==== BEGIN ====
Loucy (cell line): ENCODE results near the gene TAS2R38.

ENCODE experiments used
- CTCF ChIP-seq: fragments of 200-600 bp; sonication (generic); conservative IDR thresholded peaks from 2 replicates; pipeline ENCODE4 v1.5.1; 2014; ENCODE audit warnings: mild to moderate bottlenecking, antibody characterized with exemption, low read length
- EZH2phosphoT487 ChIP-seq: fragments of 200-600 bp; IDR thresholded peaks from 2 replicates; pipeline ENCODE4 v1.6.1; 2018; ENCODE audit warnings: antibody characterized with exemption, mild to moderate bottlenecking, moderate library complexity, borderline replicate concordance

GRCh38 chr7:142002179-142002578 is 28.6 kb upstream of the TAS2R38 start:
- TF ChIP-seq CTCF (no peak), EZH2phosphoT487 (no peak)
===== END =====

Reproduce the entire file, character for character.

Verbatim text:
Loucy (cell line): ENCODE results near the gene TAS2R38.

ENCODE experiments used
- CTCF ChIP-seq: fragments of 200-600 bp; sonication (generic); conservative IDR thresholded peaks from 2 replicates; pipeline ENCODE4 v1.5.1; 2014; ENCODE audit warnings: mild to moderate bottlenecking, antibody characterized with exemption, low read length
- EZH2phosphoT487 ChIP-seq: fragments of 200-600 bp; IDR thresholded peaks from 2 replicates; pipeline ENCODE4 v1.6.1; 2018; ENCODE audit warnings: antibody characterized with exemption, mild to moderate bottlenecking, moderate library complexity, borderline replicate concordance

GRCh38 chr7:142002179-142002578 is 28.6 kb upstream of the TAS2R38 start:
- TF ChIP-seq CTCF (no peak), EZH2phosphoT487 (no peak)